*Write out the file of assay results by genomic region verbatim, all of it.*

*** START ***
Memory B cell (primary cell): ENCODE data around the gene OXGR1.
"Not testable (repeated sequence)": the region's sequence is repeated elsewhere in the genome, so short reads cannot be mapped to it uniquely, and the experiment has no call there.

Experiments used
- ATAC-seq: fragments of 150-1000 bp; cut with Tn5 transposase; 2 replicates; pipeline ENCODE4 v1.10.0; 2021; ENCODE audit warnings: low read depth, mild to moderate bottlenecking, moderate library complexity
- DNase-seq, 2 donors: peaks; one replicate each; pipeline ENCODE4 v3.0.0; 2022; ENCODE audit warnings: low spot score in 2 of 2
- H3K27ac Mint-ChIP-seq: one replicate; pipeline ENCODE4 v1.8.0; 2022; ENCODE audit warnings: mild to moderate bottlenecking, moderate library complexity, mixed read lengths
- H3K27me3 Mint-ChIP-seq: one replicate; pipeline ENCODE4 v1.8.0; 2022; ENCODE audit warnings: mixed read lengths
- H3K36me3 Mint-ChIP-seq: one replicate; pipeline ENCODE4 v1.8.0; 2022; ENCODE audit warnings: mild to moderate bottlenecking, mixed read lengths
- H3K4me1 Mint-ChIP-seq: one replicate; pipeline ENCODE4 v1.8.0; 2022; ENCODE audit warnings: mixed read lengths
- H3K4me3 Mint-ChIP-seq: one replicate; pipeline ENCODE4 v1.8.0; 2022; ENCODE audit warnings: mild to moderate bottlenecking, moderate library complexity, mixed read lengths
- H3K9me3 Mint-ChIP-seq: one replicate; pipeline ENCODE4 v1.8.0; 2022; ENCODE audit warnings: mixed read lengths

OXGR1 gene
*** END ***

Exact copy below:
Memory B cell (primary cell): ENCODE data around the gene OXGR1.
"Not testable (repeated sequence)": the region's sequence is repeated elsewhere in the genome, so short reads cannot be mapped to it uniquely, and the experiment has no call there.

Experiments used
- ATAC-seq: fragments of 150-1000 bp; cut with Tn5 transposase; 2 replicates; pipeline ENCODE4 v1.10.0; 2021; ENCODE audit warnings: low read depth, mild to moderate bottlenecking, moderate library complexity
- DNase-seq, 2 donors: peaks; one replicate each; pipeline ENCODE4 v3.0.0; 2022; ENCODE audit warnings: low spot score in 2 of 2
- H3K27ac Mint-ChIP-seq: one replicate; pipeline ENCODE4 v1.8.0; 2022; ENCODE audit warnings: mild to moderate bottlenecking, moderate library complexity, mixed read lengths
- H3K27me3 Mint-ChIP-seq: one replicate; pipeline ENCODE4 v1.8.0; 2022; ENCODE audit warnings: mixed read lengths
- H3K36me3 Mint-ChIP-seq: one replicate; pipeline ENCODE4 v1.8.0; 2022; ENCODE audit warnings: mild to moderate bottlenecking, mixed read lengths
- H3K4me1 Mint-ChIP-seq: one replicate; pipeline ENCODE4 v1.8.0; 2022; ENCODE audit warnings: mixed read lengths
- H3K4me3 Mint-ChIP-seq: one replicate; pipeline ENCODE4 v1.8.0; 2022; ENCODE audit warnings: mild to moderate bottlenecking, moderate library complexity, mixed read lengths
- H3K9me3 Mint-ChIP-seq: one replicate; pipeline ENCODE4 v1.8.0; 2022; ENCODE audit warnings: mixed read lengths

OXGR1 gene